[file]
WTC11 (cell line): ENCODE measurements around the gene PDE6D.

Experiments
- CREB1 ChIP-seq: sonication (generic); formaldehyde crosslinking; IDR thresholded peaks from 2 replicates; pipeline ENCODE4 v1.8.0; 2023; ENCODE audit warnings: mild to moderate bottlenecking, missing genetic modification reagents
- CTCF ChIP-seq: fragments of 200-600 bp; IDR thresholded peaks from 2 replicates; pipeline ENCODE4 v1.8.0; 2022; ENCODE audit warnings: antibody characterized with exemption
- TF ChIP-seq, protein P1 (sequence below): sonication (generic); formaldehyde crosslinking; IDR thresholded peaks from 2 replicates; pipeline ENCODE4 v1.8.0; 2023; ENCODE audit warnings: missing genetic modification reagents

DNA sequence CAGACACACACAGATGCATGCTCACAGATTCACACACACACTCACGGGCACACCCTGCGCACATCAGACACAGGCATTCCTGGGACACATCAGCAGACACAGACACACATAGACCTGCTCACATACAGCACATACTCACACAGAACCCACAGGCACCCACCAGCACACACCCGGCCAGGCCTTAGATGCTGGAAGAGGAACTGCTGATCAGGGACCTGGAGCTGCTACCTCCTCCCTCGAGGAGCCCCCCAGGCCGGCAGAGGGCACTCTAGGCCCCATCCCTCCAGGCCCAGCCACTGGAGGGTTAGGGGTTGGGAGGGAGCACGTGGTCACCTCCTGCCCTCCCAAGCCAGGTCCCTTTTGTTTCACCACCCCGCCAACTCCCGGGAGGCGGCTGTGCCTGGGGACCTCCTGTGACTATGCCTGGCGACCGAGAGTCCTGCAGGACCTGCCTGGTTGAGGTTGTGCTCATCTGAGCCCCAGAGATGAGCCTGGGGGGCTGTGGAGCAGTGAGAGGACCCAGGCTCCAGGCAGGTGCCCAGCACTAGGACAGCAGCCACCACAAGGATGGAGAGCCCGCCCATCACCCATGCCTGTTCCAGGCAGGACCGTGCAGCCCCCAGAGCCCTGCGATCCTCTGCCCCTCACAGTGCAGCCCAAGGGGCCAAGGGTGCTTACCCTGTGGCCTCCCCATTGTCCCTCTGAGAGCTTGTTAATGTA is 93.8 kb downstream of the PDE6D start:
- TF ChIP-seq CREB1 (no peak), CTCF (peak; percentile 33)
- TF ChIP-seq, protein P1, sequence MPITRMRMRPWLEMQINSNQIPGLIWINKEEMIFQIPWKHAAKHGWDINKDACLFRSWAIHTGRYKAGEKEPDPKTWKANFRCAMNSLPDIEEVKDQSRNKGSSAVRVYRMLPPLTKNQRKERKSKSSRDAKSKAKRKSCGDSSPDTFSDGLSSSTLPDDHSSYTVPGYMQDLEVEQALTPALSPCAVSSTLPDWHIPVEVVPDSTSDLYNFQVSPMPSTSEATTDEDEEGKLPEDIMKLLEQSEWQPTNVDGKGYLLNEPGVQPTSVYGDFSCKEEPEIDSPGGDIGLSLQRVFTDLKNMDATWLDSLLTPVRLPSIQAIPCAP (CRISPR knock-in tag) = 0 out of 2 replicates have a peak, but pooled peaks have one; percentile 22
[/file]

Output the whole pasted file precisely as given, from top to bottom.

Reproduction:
WTC11 (cell line): ENCODE measurements around the gene PDE6D.

Experiments
- CREB1 ChIP-seq: sonication (generic); formaldehyde crosslinking; IDR thresholded peaks from 2 replicates; pipeline ENCODE4 v1.8.0; 2023; ENCODE audit warnings: mild to moderate bottlenecking, missing genetic modification reagents
- CTCF ChIP-seq: fragments of 200-600 bp; IDR thresholded peaks from 2 replicates; pipeline ENCODE4 v1.8.0; 2022; ENCODE audit warnings: antibody characterized with exemption
- TF ChIP-seq, protein P1 (sequence below): sonication (generic); formaldehyde crosslinking; IDR thresholded peaks from 2 replicates; pipeline ENCODE4 v1.8.0; 2023; ENCODE audit warnings: missing genetic modification reagents

DNA sequence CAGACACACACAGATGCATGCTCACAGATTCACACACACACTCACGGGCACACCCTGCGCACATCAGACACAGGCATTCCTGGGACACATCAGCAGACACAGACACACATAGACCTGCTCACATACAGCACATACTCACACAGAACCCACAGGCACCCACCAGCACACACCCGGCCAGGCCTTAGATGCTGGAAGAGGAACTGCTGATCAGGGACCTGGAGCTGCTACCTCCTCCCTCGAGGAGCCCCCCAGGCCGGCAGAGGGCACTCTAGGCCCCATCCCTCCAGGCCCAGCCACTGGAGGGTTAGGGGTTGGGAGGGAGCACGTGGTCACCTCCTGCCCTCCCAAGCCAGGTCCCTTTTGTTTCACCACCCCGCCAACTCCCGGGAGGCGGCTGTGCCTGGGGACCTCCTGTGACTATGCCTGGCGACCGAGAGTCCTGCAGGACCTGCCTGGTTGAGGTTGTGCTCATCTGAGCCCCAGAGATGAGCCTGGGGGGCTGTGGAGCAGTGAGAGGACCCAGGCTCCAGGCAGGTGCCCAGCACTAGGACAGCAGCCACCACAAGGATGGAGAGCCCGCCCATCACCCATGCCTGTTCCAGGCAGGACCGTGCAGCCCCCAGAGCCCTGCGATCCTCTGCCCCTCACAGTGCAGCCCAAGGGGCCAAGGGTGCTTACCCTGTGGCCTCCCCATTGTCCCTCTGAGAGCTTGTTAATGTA is 93.8 kb downstream of the PDE6D start:
- TF ChIP-seq CREB1 (no peak), CTCF (peak; percentile 33)
- TF ChIP-seq, protein P1, sequence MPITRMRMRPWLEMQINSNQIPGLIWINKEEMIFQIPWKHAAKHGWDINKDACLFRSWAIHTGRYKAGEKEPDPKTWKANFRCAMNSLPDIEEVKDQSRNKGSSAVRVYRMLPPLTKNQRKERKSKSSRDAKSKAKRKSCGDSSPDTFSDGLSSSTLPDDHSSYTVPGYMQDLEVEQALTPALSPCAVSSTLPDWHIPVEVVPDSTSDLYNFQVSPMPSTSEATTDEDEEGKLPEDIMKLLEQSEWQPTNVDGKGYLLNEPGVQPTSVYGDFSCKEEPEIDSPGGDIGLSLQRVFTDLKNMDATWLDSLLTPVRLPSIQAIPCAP (CRISPR knock-in tag) = 0 out of 2 replicates have a peak, but pooled peaks have one; percentile 22